That sweet feeling of settling into a satisfying read washes over you as soon as your eyes feast on the opening paragraphs of this mesmerizing debut novel. Jennifer duBois intertwines 30 years of Russian political history, played out against a search by a desperate young American woman in search of a reason to live and a Russian icon equally determined to bring truth and freedom to his homeland. These two strangers, separated by their culture, age and circumstances, are brought together by a letter from the past that was never received, and a future filled with life-threatening challenges.
"That sweet feeling of settling into a satisfying read washes over you as soon as your eyes feast on the opening paragraphs of this mesmerizing debut novel.... duBois tells this gripping tale of political intrigue, romantic idealism, pathos and triumph over crushing obstacles in a political thriller at once heartwarming and heartbreaking."
In St. Petersburg, Russian chess prodigy Aleksandr Bezetov, who rose to international fame during the Cold War as he became world chess champion, is on an idealistic but hopeless crusade against Vladimir Putin in his 2006 presidential campaign. The stakes are as high as the odds are long against success, but Bezetov is determined to wage a war of ideas against the entrenched power structure of the new Russia --- dangerous men with the reign of power firmly in their grasp. Lesser men have died or been imprisoned or tortured for opposing the brutish hard-liners, but so far Bezetov’s high profile has kept him safe, although he lives surrounded by security, a prisoner by his own design.
Irina Ellison, a Harvard English lecturer, has just learned that she carries the gene for Huntington’s disease that recently took the life of her father, a once-brilliant musician and chess master. She discovers a letter that he wrote to Bezetov during the early years when the young Russian overcame one loss after another to finally achieve his goal to the world chess title. Irina’s father had taught her to play chess, and she had grown up watching Bezetov’s widely acclaimed matches. He was a great admirer of the young chess whiz and, having just learned of his disease at the time, had written to Bezetov for words to inspire him to maintain his struggle in the face of such overwhelming odds. Irina suspects that the letter was never answered, and now, after witnessing the horrific 20-year decline and death of her father, she knows that this, too, will be her fate. She has been told that the onset of symptoms is imminent. She tosses caution to the winds, leaving her lover and her position at Harvard to travel to Russia in pursuit of the elusive Bezetov. She hopes to have him give her the answers he never gave her father.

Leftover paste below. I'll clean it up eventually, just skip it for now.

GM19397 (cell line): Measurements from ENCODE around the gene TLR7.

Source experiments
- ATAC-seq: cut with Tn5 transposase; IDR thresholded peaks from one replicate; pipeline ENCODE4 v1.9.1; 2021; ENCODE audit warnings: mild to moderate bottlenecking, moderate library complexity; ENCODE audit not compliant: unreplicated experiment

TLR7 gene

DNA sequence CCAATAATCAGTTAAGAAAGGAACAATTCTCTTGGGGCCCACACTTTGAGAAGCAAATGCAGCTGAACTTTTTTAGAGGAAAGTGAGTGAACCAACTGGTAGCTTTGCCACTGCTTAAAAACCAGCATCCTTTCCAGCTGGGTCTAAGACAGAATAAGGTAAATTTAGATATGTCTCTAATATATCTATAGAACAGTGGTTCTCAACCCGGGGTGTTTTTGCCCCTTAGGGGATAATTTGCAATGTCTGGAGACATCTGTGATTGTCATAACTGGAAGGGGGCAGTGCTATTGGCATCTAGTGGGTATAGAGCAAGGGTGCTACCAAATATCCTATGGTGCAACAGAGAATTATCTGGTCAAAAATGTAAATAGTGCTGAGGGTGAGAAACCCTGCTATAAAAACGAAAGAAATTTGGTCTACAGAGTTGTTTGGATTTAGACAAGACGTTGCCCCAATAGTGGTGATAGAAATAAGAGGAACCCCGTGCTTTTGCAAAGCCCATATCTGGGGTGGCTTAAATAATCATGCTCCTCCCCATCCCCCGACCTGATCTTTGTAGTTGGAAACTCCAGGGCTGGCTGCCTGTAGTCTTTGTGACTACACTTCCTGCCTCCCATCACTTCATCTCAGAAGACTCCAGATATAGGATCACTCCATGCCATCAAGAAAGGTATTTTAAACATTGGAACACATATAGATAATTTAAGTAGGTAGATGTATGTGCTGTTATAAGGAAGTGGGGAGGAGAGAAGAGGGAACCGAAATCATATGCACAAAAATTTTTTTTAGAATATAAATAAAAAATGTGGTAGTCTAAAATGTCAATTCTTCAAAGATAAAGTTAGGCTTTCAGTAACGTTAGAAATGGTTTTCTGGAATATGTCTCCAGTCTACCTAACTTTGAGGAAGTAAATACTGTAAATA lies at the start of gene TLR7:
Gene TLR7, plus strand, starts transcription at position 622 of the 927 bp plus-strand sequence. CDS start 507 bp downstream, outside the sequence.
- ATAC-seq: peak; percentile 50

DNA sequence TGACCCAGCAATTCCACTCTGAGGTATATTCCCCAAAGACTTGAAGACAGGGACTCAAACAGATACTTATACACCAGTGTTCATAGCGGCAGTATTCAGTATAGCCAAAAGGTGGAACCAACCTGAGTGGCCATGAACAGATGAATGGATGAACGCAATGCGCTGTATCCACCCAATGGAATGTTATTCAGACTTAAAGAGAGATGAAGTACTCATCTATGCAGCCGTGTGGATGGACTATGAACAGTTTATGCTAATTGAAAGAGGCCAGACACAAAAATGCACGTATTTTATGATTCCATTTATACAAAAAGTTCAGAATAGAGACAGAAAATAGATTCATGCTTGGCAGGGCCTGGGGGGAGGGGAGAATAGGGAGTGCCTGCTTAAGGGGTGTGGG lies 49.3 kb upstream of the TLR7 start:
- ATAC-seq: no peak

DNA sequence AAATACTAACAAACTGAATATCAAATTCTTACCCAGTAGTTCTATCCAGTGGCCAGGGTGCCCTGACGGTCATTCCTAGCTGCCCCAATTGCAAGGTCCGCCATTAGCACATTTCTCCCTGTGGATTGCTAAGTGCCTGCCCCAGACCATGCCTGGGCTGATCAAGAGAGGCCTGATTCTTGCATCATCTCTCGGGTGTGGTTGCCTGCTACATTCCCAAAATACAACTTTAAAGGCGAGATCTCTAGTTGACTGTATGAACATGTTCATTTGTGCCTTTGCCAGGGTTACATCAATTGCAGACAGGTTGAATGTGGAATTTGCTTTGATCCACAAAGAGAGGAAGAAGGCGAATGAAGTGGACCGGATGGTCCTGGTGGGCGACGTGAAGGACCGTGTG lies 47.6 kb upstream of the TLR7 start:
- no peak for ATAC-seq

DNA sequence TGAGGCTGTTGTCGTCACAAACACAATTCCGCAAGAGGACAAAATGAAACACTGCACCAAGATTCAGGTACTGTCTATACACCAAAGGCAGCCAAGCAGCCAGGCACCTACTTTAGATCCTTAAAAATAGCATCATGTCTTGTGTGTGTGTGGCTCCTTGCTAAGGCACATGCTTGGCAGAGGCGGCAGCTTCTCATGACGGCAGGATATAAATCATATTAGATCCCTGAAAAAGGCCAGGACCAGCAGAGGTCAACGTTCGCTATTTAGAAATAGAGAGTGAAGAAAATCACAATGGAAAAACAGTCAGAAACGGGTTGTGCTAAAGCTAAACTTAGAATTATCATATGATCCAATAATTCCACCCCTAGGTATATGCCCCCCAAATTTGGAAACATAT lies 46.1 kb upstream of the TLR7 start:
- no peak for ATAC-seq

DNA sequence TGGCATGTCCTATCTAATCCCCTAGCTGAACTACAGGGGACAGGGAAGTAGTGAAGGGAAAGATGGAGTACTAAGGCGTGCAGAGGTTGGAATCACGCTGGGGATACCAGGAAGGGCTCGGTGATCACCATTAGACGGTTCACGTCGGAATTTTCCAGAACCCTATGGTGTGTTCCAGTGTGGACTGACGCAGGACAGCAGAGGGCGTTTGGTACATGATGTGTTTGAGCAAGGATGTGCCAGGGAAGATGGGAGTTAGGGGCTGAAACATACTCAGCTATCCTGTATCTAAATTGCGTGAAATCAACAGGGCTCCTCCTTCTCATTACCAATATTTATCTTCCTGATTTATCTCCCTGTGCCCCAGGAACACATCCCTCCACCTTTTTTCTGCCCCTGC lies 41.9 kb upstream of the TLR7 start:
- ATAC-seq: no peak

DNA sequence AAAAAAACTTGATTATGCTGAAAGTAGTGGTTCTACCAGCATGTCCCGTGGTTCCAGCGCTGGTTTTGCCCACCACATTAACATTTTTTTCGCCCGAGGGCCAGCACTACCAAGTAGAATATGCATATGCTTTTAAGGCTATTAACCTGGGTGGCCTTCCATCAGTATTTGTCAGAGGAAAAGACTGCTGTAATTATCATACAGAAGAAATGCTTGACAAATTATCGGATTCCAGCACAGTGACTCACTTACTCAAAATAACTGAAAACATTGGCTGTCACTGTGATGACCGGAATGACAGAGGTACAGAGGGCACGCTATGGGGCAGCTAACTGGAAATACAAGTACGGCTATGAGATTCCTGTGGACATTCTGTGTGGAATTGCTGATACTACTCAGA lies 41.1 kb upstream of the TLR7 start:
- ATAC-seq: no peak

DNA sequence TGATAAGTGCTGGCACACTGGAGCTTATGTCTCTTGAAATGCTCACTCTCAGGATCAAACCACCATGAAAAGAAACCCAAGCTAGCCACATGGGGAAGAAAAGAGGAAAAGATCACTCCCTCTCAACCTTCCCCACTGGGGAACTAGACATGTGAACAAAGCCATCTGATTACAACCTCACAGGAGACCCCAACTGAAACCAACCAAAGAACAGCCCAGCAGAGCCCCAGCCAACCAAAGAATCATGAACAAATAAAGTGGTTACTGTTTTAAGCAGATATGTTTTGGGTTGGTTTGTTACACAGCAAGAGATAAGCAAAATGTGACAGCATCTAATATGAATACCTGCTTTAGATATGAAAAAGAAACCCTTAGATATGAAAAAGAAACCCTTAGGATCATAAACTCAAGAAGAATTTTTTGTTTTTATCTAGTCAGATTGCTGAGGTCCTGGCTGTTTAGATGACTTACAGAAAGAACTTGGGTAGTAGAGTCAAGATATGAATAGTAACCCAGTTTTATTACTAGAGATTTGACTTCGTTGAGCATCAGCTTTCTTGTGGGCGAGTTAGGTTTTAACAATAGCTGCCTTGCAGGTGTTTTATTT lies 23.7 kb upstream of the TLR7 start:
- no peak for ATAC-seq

duBois tells this gripping tale of political intrigue, romantic idealism, pathos and triumph over crushing obstacles in a political thriller at once heartwarming and heartbreaking. The parallel lives of Bezetov and Ellison are played out like pieces in a chess match. The deft handling of this intense storyline further amplifies duBois’s intellectual grasp of three seemingly disparate subjects. A plot based on such sobering subject matter could turn into a polemic or become sentimentally maudlin, but such is her immense literary skill as she writes with wit, irony and depth of knowledge that we are instantly caught up in a story that has you in its thrall right to the surprisingly satisfying end.
duBois is a product of the Iowa Writer’s Workshop, which for almost eight decades has produced some of the icons of literature. Among the notable graduates or Pulitzer Prize winners are T.S. Boyle, Andre Dubus, Gail Godwin, John Irving, Flannery O’Connor, Ann Patchett, Jane Smiley, Wallace Stegner, Robert Penn Warren, Phillip Roth and John Cheever. A PARTIAL HISTORY OF LOST CAUSES is a tour de force on its own, but this young writer shows so much promise, we can only look forward to much more from her creative mind.
Reviewed by Roz Shea on March 22, 2012